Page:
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Sticky-Price Models and Durable Goods

Author

Listed:
  • Robert B. Barsky
  • Christopher L. House
  • Miles S. Kimball

Abstract

The inclusion of a durable goods sector in sticky-price models has strong and unexpected implications. Even if most prices are flexible, a small durable goods sector with sticky prices may be sufficient to make aggregate output react to monetary policy as though most prices were sticky. In contrast, flexibly priced durables with sufficiently long service lives can undo the implications of standard sticky price models. In a limiting case, flexibly priced durables cause monetary policy to have no effect on aggregate output. Our analysis suggests that durable goods prices are the most relevant data for calibrating price rigidity. (JEL E21, E23, E31, E52)

Suggested Citation

  • Robert B. Barsky & Christopher L. House & Miles S. Kimball, 2007. "Sticky-Price Models and Durable Goods," American Economic Review, American Economic Association, vol. 97(3), pages 984-998, June.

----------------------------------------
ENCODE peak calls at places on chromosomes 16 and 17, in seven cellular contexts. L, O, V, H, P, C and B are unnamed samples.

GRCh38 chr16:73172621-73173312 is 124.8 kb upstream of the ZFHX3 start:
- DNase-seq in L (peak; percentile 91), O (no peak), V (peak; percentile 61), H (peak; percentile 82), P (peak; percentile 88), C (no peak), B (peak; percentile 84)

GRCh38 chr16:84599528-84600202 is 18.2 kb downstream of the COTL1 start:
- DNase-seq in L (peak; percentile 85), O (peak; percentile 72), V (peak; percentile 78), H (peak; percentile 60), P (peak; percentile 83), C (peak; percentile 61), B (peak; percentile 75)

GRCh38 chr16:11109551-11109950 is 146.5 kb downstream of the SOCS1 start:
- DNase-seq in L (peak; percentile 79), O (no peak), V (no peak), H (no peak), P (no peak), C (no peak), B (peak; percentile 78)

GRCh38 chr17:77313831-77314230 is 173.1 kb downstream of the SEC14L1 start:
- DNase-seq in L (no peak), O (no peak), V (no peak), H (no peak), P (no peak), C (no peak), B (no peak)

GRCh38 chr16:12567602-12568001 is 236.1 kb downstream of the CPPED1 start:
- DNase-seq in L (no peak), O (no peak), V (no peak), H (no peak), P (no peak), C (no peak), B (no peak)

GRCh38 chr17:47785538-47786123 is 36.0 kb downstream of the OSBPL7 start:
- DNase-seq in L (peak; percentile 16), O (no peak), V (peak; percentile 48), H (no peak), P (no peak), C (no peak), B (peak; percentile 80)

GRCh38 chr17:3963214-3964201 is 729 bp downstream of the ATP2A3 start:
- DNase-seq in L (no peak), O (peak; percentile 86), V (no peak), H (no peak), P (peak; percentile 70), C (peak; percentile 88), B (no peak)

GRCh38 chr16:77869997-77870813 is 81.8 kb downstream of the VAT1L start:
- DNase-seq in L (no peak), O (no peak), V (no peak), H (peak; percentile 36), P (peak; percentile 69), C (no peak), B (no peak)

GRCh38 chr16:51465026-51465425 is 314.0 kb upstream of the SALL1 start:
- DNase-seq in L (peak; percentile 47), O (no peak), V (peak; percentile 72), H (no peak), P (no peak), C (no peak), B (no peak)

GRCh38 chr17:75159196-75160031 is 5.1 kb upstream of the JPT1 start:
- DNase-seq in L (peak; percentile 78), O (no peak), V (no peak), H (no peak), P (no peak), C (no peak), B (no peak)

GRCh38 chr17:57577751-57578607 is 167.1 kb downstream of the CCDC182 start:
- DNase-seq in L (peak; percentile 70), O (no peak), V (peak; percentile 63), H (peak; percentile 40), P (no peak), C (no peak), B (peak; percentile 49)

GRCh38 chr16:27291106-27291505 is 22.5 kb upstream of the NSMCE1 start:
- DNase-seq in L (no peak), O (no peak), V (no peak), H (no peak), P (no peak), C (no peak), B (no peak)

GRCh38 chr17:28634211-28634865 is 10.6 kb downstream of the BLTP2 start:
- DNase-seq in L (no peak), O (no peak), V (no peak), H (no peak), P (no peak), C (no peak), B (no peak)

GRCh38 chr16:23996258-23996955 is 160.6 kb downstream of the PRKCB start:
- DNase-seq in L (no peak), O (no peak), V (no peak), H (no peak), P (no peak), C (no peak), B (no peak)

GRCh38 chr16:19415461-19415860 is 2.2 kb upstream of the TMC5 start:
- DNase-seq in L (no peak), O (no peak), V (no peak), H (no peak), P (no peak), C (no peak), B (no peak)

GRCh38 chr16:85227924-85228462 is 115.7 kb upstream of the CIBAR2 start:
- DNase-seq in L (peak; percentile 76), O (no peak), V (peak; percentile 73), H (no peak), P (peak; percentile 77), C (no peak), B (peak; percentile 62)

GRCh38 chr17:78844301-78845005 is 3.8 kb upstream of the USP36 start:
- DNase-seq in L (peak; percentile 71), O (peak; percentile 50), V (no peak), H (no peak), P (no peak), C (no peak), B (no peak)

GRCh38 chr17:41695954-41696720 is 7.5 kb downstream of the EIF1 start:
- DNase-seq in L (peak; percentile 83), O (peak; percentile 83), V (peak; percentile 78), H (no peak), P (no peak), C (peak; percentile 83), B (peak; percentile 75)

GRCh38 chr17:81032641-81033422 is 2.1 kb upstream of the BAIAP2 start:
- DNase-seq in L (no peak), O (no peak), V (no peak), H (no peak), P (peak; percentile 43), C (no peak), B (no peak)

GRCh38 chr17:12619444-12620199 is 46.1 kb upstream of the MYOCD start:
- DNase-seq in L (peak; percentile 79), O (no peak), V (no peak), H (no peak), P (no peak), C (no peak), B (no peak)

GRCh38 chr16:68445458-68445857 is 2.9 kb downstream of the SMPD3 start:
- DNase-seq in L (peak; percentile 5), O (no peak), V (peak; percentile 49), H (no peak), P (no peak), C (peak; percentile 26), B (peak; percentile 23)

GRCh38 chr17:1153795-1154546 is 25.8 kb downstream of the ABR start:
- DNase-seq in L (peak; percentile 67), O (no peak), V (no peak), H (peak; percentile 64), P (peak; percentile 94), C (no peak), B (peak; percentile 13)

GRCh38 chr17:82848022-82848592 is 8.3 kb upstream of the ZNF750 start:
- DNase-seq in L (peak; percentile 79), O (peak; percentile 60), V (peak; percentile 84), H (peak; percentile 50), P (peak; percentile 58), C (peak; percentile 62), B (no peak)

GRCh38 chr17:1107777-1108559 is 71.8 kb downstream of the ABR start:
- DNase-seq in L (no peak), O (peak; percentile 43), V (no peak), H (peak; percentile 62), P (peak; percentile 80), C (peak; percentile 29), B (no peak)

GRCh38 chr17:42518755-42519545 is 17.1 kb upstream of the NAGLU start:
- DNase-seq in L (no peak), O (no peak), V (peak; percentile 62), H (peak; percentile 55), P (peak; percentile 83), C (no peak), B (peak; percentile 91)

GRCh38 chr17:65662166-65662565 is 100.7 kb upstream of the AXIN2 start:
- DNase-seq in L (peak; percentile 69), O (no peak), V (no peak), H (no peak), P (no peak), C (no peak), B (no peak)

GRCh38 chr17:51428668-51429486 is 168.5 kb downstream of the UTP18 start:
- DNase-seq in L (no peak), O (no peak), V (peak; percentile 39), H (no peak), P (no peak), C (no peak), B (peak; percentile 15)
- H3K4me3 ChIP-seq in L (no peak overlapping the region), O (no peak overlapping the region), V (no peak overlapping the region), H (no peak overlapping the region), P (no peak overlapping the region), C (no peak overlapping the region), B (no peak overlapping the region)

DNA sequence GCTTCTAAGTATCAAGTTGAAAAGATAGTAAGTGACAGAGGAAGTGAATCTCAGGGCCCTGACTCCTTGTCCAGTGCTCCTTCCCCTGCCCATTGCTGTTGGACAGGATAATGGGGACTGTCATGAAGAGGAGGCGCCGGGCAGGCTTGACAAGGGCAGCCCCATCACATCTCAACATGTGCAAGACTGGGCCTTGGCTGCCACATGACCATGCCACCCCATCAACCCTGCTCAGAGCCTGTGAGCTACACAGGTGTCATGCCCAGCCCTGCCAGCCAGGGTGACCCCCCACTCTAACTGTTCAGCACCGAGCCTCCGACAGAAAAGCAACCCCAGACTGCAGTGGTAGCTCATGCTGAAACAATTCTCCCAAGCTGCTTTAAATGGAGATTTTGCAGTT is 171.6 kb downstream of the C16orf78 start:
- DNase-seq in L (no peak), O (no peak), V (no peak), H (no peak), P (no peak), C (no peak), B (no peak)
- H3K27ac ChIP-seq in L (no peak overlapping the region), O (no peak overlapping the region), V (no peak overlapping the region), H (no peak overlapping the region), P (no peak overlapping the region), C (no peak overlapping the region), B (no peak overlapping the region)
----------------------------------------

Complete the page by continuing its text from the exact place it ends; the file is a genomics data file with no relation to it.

• Handle: RePEc:aea:aecrev:v:97:y:2007:i:3:p:984-998
    Note: DOI: 10.1257/aer.97.3.984
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    References listed on IDEAS

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    More about this item

    JEL classification:

    • E21 - Macroeconomics and Monetary Economics - - Consumption, Saving, Production, Employment, and Investment - - - Consumption; Saving; Wealth
    • E30 - Macroeconomics and Monetary Economics - - Prices, Business Fluctuations, and Cycles - - - General (includes Measurement and Data)
    • E31 - Macroeconomics and Monetary Economics - - Prices, Business Fluctuations, and Cycles - - - Price Level; Inflation; Deflation
    • E32 - Macroeconomics and Monetary Economics - - Prices, Business Fluctuations, and Cycles - - - Business Fluctuations; Cycles

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